That same year, £85,000 was awarded to Community Restorative Justice Ireland (CRJI) under a programme called ‘Equality, Rights and Justice’, followed in 2003 by a three-year grant totalling £926,000. Northern Ireland Alternatives (NIA), its loyalist equivalent, got £860,000.
Feeney’s objective was to stop the knee-cappings and beatings, and worse, by providing some kind of non-violent community alternative while policing was being sorted out. Three years on, while NIA is cooperating with the police, CRJI refuses to do so: its 14 schemes have institutionalised parallel policing in its ghettos.
So, as Atlantic Philanthropies invested millions in human rights programmes, it had been suckered into bank-rolling people who interrogate children suspected of anti-social behaviour and intimidate those who offend them.
Harvey P. Dale, Founding President
University Professor of Philanthropy and the Law, New York University School of Law
Director, National Center on Philanthropy and the Law
Christine V. Downton
Former Partner, Pareto Partners
Charles F. Feeney, Founding Chair
Chair of Medical Microbiology, School of Medicine, University College Dublin
Gara LaMarche, President and Chief Executive Officer of The Atlantic Philanthropies
Sara Lawrence-Lightfoot, Deputy Chair
Professor, Harvard Graduate School of Education
Elizabeth J. McCormack
Advisor, Rockefeller Family & Associates
Thomas N. Mitchell, Deputy Chair
Director, Trinity Foundation
Former Provost, Trinity College Dublin
Frederick A. O. Schwarz, Jr., Chair
Senior Counsel, Cravath, Swaine & Moore, New York
Senior Counsel, The Brennan Center for Justice
Chair, New York City Campaign Finance Board
Chairman of Actis
Partner in Permira
Michael I. Sovern
President Emeritus and Chancellor Kent Professor of Law, Columbia University, New York
Cummings V. Zuill
Senior Vice President, Bank of Bermuda, Retired
Bermuda Charity Commissioner
ATLANTIC Philanthropies, the American group headed by multi-millionaire Sinn Fein sympathiser Chuck Feeny and which funds restoratice justice schemes in Northern Ireland, has pulled the plug on money for the Centre for Public Inquiry. The CPI is headed by Frank Connolly, the brother of Niall Connolly, one of the Colombia 3 who is wanted by the government there for his alleged role in training FARC guerillas there with an IRA team.
Is a political party in Ireland. The current party, led by Gerry Adams, was formed following a split in January 1970 and traces its origins back to the original Sinn Féin party formed in 1905. It is a major party of Irish republicanism and its political ideology is left wing. The party has historically been associated with the Provisional IRA. The name is Irish for “ourselves” or “we ourselves”,although it is frequently mistranslatedas “ourselves alone”.
At the European Parliamentary elections 2009, Sinn Fein topped the polls in Northern Ireland , making them Northern Ireland’s largest party for the first time . Sinn Féin is currently the second-largest party in the Northern Ireland Assembly, where it has four ministerial posts (including deputy First Minister) in the power-sharing Northern Ireland Executive, and the fifth-largest party in Dáil Éireann, the lower house of the Oireachtas, the parliament of the Republic of Ireland.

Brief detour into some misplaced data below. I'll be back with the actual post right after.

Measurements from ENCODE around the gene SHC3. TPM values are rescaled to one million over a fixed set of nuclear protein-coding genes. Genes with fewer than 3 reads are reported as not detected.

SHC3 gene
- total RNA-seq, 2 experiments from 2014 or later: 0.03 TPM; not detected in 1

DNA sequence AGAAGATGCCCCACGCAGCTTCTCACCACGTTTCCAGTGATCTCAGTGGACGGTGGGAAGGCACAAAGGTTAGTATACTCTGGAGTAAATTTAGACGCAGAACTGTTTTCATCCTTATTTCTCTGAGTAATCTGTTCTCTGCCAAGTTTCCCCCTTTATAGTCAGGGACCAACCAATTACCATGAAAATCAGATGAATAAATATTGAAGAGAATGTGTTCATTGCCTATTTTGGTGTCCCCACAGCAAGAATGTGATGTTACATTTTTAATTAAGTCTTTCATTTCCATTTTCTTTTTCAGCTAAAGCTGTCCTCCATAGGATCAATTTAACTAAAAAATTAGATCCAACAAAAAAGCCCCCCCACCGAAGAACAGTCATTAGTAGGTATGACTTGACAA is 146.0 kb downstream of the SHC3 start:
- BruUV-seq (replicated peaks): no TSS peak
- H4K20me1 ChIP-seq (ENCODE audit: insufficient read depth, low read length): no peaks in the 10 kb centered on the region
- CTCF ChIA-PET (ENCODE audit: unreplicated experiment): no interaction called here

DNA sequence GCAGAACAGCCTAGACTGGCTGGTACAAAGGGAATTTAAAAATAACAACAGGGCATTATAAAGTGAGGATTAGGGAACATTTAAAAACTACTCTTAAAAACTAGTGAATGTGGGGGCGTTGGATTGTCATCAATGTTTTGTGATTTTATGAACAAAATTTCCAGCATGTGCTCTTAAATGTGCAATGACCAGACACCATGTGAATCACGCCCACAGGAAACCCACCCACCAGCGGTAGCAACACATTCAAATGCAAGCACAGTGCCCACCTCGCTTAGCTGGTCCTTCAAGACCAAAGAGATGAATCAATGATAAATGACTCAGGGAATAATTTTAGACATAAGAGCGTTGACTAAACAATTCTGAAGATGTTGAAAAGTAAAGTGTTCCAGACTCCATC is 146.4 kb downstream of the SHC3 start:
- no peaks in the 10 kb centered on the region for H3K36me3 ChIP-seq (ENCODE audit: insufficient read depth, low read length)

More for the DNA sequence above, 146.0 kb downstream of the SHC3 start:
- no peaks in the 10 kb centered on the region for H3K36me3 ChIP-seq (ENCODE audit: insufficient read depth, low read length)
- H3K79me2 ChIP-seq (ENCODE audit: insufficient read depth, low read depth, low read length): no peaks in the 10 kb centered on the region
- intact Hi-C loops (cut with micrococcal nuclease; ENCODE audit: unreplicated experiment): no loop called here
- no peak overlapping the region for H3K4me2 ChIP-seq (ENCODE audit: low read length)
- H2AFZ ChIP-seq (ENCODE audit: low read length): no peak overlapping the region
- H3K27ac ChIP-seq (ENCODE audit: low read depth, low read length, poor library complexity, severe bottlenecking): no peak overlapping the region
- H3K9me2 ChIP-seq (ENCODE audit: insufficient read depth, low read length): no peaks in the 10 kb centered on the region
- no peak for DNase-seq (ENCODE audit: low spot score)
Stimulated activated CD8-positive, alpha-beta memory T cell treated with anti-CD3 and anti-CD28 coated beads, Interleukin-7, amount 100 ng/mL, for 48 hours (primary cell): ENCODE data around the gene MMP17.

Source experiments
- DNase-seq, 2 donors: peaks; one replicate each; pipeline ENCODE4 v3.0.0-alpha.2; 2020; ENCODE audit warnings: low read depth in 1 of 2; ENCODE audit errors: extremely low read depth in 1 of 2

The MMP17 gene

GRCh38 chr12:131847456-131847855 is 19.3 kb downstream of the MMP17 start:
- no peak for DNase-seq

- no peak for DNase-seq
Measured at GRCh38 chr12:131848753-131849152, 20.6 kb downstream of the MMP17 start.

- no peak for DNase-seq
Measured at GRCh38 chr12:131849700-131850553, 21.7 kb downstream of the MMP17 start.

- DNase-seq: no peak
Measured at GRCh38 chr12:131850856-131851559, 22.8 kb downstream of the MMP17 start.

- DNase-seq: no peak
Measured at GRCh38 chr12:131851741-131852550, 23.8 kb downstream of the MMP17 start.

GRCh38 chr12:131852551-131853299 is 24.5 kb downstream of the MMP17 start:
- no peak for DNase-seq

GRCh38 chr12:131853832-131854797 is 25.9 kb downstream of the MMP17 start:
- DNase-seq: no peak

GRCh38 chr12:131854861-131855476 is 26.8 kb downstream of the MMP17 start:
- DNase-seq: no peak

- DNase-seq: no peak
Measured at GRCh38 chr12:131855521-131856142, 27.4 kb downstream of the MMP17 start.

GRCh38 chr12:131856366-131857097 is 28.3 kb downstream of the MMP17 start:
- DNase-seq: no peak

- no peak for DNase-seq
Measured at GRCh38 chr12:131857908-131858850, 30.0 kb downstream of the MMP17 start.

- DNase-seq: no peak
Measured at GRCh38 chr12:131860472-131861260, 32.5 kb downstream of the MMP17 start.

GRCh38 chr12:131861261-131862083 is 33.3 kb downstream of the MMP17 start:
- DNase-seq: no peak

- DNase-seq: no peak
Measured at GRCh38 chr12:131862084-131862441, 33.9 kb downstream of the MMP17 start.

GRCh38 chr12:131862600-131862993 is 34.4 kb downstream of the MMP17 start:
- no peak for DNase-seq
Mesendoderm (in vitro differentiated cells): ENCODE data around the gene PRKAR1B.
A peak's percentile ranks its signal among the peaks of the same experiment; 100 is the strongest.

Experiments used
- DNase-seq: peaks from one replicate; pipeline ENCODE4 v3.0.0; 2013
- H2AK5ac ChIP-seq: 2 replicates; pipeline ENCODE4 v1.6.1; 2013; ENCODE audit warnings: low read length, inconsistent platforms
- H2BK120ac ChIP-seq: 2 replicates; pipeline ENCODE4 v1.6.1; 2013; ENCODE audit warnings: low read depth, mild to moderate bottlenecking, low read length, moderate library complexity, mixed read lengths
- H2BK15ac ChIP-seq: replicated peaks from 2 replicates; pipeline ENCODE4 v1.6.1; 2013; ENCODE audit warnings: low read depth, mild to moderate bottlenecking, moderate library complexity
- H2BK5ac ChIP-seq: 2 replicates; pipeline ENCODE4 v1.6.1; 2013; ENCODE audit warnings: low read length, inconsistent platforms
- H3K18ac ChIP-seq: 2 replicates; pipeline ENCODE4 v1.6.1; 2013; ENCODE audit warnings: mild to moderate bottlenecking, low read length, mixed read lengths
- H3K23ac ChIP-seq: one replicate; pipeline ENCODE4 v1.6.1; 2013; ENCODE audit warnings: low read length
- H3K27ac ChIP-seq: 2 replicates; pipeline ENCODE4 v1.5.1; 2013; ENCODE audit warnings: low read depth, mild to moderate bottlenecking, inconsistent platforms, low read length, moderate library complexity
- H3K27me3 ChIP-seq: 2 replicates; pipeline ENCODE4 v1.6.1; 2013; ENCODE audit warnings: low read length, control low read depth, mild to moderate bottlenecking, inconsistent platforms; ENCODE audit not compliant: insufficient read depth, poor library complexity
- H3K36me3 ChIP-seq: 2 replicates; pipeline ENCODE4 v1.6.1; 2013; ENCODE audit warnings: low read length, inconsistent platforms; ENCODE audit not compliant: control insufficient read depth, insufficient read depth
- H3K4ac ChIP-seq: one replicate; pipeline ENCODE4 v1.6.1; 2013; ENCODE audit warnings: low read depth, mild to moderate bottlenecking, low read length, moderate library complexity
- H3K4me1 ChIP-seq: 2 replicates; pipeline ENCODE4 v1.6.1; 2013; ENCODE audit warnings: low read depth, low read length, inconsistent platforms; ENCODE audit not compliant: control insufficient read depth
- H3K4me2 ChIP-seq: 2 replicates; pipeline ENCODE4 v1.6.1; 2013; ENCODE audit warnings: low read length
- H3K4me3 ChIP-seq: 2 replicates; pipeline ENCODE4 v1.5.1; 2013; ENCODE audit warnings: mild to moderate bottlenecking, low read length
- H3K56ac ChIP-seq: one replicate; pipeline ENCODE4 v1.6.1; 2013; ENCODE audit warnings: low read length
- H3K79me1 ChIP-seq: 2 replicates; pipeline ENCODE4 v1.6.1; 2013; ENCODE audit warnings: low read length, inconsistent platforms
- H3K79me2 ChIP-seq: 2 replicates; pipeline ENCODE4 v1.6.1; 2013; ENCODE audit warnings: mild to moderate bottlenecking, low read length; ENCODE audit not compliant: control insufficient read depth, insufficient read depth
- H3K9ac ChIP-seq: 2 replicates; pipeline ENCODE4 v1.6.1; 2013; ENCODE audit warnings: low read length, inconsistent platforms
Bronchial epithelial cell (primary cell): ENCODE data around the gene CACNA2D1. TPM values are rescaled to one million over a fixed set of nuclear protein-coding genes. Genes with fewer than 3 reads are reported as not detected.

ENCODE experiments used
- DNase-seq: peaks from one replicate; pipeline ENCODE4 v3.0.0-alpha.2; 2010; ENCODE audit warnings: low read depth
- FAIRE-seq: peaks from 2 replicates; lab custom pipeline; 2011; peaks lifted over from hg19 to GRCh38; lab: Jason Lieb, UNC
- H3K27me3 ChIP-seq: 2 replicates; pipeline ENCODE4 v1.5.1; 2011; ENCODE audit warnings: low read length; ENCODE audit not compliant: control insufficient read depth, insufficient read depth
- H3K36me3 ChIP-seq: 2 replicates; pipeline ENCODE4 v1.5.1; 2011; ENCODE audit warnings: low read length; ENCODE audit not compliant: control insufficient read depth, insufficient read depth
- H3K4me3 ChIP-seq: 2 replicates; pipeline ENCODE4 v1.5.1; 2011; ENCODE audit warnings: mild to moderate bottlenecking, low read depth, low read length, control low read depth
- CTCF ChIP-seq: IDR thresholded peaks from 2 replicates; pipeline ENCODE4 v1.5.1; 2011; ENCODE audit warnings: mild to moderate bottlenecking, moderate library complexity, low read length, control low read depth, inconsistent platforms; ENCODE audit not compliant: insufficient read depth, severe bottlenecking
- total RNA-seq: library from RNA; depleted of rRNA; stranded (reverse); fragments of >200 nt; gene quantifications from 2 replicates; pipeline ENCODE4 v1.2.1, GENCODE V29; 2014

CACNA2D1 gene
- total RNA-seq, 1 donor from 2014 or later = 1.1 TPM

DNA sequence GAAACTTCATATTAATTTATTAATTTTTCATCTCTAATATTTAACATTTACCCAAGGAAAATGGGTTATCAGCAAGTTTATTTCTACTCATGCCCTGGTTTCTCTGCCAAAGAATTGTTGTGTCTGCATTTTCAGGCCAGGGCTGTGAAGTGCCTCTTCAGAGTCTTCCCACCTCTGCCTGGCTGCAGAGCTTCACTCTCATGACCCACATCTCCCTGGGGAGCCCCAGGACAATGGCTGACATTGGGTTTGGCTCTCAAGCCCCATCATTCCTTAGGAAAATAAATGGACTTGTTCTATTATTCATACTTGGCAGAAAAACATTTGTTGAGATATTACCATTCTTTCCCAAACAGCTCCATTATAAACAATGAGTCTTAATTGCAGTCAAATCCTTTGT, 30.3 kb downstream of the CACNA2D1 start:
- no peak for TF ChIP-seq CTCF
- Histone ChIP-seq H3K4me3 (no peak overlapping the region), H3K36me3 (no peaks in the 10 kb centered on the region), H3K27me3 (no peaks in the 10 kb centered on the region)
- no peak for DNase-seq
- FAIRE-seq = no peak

Sinn Féin is the largest group in the Republican wing of Irish nationalism and is closely associated with the IRA, with the Irish Government alleging that senior members of Sinn Féin have held posts on the IRA Army Council. However the SF leadership has denied these claims.
A republican document of the early 1980s states, “Both Sinn Féin and the IRA play different but converging roles in the war of national liberation. The Irish Republican Army wages an armed campaign… Sinn Féin maintains the propaganda war and is the public and political voice of the movement”.
Sinn Féin organiser Danny Morrison at the party’s Ard Fheis (Annual Conference) in 1981, said:
“Who here really believes we can win the war through the ballot box? But will anyone here object if, with a ballot paper in this hand and an Armalite in the other, we take power in Ireland?”
The current British Government stated in 2005 that “we had always said all the way through we believed that Sinn Féin and the IRA were inextricably linked and that had obvious implications at leadership level”.
chuck is a very interesting man to research..the greatest philanthropist of our time and hardly anyone knew it was him till the last few years..i have been unable to come up with anything decidely bad about chuck..he appears to be a great guy who is very generous..his ties with sinn fein are dubious at best..sinn fein’s links to the IRA are well known..but if any of our readers from the UK are able to give a little bit more information about this man it would be appreciated..he has given away 4 billion dollars in his time, and will give away another 4 billion through atlantic philanthropies..i note a harvard lady on his board and also one from the a rockefeller charity